Continue Reading Court Finds National Rates Reasonable & Awards Attorney’s Fees

UTStarcom, Inc. v. Starent Networks, Corp., No. 07 C 2582, Slip Op. (N.D. Ill. Jan. 22, 2009) (Bobrick, Ret. J. & Special Master).
Special Master Bobrick, a retired judge, denied defendant Starent’s motion to dismiss plaintiff UTSI’s trade secret misappropriation claim for repeatedly deficient interrogatory responses related to the claim. Over the course of a year, UTSI served six responses to the interrogatories at issue based upon various requests by Starent and orders by the Special Master. After the sixth set of responses, Starent agreed that the answers were sufficient. Starent, however, requested dismissal of the claim based upon UTStarcom’s repeated failure to provide a substantive answer. UTStarcom responded that dismissal was a drastic remedy that was not warranted because had provided substantive answers and because Starent had not been prejudiced by the delay. UTStarcom even suggested other remedies like exclusion of late produced evidence. The Special Master held that it was a close case and that either outcome would be defensible. The Court however, denied Starent’s motion to dismiss but did award attorney’s fees for the filing of Starent’s motion.

Continue Reading Court Barely Denies Motion to Dismiss for Delayed Interrogatory Answers

Rosenthal Collins Group, LLC v. Trading Techs. Int’l, Inc., No. 05 C 4088, Min. Order (N.D. Ill. Feb. 2, 2009) (Moran, Sen. J.).*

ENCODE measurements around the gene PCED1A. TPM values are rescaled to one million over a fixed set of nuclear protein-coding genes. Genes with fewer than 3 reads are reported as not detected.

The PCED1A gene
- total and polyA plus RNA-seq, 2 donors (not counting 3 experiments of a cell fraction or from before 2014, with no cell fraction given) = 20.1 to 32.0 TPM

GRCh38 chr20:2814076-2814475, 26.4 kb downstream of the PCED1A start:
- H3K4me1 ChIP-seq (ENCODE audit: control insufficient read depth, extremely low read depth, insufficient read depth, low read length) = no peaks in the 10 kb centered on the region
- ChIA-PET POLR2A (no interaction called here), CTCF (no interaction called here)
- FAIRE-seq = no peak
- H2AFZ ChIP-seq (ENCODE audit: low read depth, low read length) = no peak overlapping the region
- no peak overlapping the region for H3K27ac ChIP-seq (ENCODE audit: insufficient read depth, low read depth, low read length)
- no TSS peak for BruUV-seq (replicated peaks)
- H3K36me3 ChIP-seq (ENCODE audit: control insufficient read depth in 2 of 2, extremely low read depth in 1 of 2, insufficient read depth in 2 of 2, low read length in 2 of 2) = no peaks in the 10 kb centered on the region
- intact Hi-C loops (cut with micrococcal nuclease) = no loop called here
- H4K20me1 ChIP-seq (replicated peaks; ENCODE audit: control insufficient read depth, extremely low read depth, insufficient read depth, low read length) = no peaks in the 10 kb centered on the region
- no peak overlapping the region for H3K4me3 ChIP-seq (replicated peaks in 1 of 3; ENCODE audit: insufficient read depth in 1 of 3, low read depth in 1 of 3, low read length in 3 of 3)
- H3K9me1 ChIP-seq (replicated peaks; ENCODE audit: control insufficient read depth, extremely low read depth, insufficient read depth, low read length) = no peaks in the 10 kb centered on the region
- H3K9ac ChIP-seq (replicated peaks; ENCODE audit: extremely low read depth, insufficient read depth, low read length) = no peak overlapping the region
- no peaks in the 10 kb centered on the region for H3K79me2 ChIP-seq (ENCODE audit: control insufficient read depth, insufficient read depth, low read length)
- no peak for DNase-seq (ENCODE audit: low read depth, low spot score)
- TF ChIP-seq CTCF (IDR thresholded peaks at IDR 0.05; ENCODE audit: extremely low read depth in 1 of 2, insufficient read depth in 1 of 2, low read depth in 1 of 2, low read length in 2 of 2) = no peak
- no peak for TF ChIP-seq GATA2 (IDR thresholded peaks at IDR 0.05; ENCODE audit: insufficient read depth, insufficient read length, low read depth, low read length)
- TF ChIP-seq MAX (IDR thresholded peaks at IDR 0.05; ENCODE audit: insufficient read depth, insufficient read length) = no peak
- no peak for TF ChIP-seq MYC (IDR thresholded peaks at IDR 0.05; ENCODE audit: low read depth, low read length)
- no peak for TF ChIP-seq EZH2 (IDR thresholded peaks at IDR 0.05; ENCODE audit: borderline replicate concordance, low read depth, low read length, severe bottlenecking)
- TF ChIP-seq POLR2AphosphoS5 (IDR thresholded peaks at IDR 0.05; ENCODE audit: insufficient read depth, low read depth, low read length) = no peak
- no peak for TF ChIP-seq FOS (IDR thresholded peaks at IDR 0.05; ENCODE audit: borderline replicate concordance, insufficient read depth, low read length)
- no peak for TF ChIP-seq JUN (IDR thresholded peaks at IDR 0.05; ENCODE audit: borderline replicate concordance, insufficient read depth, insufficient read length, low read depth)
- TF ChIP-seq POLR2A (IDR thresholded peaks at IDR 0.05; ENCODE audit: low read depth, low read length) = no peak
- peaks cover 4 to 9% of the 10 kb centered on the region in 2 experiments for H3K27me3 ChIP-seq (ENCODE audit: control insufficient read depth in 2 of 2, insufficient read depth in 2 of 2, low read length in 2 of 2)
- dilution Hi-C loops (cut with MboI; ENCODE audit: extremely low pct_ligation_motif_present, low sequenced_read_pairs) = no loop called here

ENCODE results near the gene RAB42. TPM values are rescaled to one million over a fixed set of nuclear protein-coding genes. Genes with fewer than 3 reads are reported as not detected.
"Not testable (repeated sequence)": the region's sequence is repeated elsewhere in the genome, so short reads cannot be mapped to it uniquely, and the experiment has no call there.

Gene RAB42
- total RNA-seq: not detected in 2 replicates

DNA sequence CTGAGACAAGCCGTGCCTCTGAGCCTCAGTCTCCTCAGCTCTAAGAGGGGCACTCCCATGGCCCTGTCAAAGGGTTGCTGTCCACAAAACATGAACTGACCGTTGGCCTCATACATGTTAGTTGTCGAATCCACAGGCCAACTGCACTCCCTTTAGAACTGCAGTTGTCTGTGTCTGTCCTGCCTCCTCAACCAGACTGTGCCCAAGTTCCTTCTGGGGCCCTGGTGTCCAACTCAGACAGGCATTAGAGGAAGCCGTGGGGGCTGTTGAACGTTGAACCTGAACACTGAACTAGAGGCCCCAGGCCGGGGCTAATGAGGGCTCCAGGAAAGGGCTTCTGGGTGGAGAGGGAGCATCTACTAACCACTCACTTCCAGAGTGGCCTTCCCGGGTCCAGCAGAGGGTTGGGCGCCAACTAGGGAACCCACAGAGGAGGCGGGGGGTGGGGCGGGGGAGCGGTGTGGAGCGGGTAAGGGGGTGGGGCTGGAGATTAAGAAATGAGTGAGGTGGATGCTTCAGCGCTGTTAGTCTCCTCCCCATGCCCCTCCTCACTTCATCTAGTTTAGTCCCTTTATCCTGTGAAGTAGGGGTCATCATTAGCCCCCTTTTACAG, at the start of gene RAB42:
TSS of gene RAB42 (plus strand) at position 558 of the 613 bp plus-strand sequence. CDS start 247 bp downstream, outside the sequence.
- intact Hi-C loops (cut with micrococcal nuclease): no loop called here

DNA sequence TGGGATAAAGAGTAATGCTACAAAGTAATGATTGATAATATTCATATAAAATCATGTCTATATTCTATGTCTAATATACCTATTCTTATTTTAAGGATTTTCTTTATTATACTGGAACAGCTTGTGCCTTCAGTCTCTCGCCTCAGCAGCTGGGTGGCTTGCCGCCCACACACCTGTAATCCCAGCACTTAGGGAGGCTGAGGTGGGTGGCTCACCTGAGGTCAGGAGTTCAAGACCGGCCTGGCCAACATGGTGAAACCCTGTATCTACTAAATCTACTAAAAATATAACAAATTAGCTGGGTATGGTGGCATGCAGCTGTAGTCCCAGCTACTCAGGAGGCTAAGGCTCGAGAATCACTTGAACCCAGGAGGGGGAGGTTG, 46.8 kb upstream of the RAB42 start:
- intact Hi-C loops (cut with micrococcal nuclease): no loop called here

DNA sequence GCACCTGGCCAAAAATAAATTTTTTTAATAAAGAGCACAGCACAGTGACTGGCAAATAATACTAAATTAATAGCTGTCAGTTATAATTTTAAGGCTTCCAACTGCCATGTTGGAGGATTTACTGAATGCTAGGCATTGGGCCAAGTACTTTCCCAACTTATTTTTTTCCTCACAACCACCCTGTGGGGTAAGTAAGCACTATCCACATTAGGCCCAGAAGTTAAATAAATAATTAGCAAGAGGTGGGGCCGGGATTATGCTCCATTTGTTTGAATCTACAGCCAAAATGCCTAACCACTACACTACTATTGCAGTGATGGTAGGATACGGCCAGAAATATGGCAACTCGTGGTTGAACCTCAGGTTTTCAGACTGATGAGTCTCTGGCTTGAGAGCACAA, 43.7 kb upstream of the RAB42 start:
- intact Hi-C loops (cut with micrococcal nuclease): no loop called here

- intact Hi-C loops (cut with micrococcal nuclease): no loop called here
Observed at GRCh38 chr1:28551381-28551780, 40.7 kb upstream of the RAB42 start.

In this pair of entries, Judge Moran denied plaintiff Trading Technologies’ motions for fees and costs related to a discovery motion and referred another fees motion to Magistrate Judge Schenkier. In the first entry, the Court noted that it was time to end “unnecessary [discovery] battles” in the case and that it might not be as forgiving with the next fees motion. In the other entry, the Court transferred a fees motion to Judge Schenkier, but questioned how “a single discovery dispute could blossom into a claim for over $300,000.
* Click here to read much more about this case and the related cases in the Blog’s archives.

Continue Reading Court Warns Parties That Future Fee Motions May be Granted

Welsh v. Big Ten Conf., Inc., No. 08 C 1342, Slip Op. (N.D. Ill. Nov. 21, 2008) (Gottschall, J.).
Judge Gottschall granted defendant the Big Ten Conference’s motion to dismiss plaintiff’s complaint, but denied the Big Ten’s motion for its attorney’s fees. Plaintiff claimed that it presented the Big Ten with a trade secret business plan for a Big Ten television network named the “Big Ten Network.” The Big Ten allegedly told plaintiff it was not interested and then several years later started the Big Ten Network using plaintiff’s trade secrets, including the Big Ten Network name. Plaintiff claimed that the Big Ten violated § 38 of the Lanham Act by filing a false declaration with the PTO stating that the Big Ten had the sole right to use the Big Ten Network mark in commerce. Plaintiff argued that the Big Ten should have disclosed plaintiff’s trade secret rights in the mark. But the Court held that even if plaintiff could establish trade secret rights, the Seventh Circuit had held that it was “far from clear” whether trade secret claims fall within the scope of § 38, which is directed to statements about ownership, as opposed to statements about use in commerce. Additionally, the Court held that plaintiff’s alleged development of the name did not necessarily grant plaintiff any rights in the trademark. Trademark rights are granted based upon use, not discovery or invention. And inclusion in a business plan is not a “use in commerce.” Having dismissed plaintiff’s federal claim and noting that the parties were not diverse, the Court declined to exercise supplemental jurisdiction over the remaining state law claims and dismissed the case.